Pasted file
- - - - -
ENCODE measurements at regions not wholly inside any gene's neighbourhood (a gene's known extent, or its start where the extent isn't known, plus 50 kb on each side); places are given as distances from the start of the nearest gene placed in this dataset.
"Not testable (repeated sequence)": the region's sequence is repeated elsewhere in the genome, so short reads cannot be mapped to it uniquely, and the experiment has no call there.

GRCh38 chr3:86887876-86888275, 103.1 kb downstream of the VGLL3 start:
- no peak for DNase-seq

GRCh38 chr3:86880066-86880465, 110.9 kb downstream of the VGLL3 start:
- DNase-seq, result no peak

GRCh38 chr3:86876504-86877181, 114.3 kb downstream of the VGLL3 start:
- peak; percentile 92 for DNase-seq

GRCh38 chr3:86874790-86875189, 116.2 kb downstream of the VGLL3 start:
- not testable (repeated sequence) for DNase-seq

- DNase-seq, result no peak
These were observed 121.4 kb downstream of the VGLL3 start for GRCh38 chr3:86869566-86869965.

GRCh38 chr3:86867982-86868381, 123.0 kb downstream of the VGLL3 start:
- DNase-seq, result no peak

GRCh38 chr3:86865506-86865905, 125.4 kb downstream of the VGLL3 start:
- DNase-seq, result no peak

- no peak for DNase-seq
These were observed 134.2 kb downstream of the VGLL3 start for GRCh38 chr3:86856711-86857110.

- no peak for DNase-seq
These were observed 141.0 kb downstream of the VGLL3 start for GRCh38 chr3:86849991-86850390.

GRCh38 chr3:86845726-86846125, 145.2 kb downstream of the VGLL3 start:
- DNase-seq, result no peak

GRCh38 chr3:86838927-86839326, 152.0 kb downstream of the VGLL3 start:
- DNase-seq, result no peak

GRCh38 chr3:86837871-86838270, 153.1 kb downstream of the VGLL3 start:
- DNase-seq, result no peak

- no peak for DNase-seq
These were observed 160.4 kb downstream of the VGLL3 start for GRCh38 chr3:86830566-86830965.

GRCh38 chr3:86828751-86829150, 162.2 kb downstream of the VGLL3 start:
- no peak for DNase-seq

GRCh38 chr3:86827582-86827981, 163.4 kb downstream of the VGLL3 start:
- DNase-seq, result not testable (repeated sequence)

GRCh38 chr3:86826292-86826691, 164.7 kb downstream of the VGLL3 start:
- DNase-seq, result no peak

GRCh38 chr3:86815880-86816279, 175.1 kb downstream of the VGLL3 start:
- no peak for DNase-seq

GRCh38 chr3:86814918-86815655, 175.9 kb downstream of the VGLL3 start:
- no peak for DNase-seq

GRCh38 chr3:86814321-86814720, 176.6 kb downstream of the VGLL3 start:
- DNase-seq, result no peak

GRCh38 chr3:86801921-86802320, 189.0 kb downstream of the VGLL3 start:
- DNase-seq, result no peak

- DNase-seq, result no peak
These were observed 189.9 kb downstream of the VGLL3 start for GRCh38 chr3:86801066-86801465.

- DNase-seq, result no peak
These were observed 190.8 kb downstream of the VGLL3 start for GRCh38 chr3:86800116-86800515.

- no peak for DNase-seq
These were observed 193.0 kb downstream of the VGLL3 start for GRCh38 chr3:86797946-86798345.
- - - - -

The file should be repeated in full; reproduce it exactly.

ENCODE measurements at regions not wholly inside any gene's neighbourhood (a gene's known extent, or its start where the extent isn't known, plus 50 kb on each side); places are given as distances from the start of the nearest gene placed in this dataset.
"Not testable (repeated sequence)": the region's sequence is repeated elsewhere in the genome, so short reads cannot be mapped to it uniquely, and the experiment has no call there.

GRCh38 chr3:86887876-86888275, 103.1 kb downstream of the VGLL3 start:
- no peak for DNase-seq

GRCh38 chr3:86880066-86880465, 110.9 kb downstream of the VGLL3 start:
- DNase-seq, result no peak

GRCh38 chr3:86876504-86877181, 114.3 kb downstream of the VGLL3 start:
- peak; percentile 92 for DNase-seq

GRCh38 chr3:86874790-86875189, 116.2 kb downstream of the VGLL3 start:
- not testable (repeated sequence) for DNase-seq

- DNase-seq, result no peak
These were observed 121.4 kb downstream of the VGLL3 start for GRCh38 chr3:86869566-86869965.

GRCh38 chr3:86867982-86868381, 123.0 kb downstream of the VGLL3 start:
- DNase-seq, result no peak

GRCh38 chr3:86865506-86865905, 125.4 kb downstream of the VGLL3 start:
- DNase-seq, result no peak

- no peak for DNase-seq
These were observed 134.2 kb downstream of the VGLL3 start for GRCh38 chr3:86856711-86857110.

- no peak for DNase-seq
These were observed 141.0 kb downstream of the VGLL3 start for GRCh38 chr3:86849991-86850390.

GRCh38 chr3:86845726-86846125, 145.2 kb downstream of the VGLL3 start:
- DNase-seq, result no peak

GRCh38 chr3:86838927-86839326, 152.0 kb downstream of the VGLL3 start:
- DNase-seq, result no peak

GRCh38 chr3:86837871-86838270, 153.1 kb downstream of the VGLL3 start:
- DNase-seq, result no peak

- no peak for DNase-seq
These were observed 160.4 kb downstream of the VGLL3 start for GRCh38 chr3:86830566-86830965.

GRCh38 chr3:86828751-86829150, 162.2 kb downstream of the VGLL3 start:
- no peak for DNase-seq

GRCh38 chr3:86827582-86827981, 163.4 kb downstream of the VGLL3 start:
- DNase-seq, result not testable (repeated sequence)

GRCh38 chr3:86826292-86826691, 164.7 kb downstream of the VGLL3 start:
- DNase-seq, result no peak

GRCh38 chr3:86815880-86816279, 175.1 kb downstream of the VGLL3 start:
- no peak for DNase-seq

GRCh38 chr3:86814918-86815655, 175.9 kb downstream of the VGLL3 start:
- no peak for DNase-seq

GRCh38 chr3:86814321-86814720, 176.6 kb downstream of the VGLL3 start:
- DNase-seq, result no peak

GRCh38 chr3:86801921-86802320, 189.0 kb downstream of the VGLL3 start:
- DNase-seq, result no peak

- DNase-seq, result no peak
These were observed 189.9 kb downstream of the VGLL3 start for GRCh38 chr3:86801066-86801465.

- DNase-seq, result no peak
These were observed 190.8 kb downstream of the VGLL3 start for GRCh38 chr3:86800116-86800515.

- no peak for DNase-seq
These were observed 193.0 kb downstream of the VGLL3 start for GRCh38 chr3:86797946-86798345.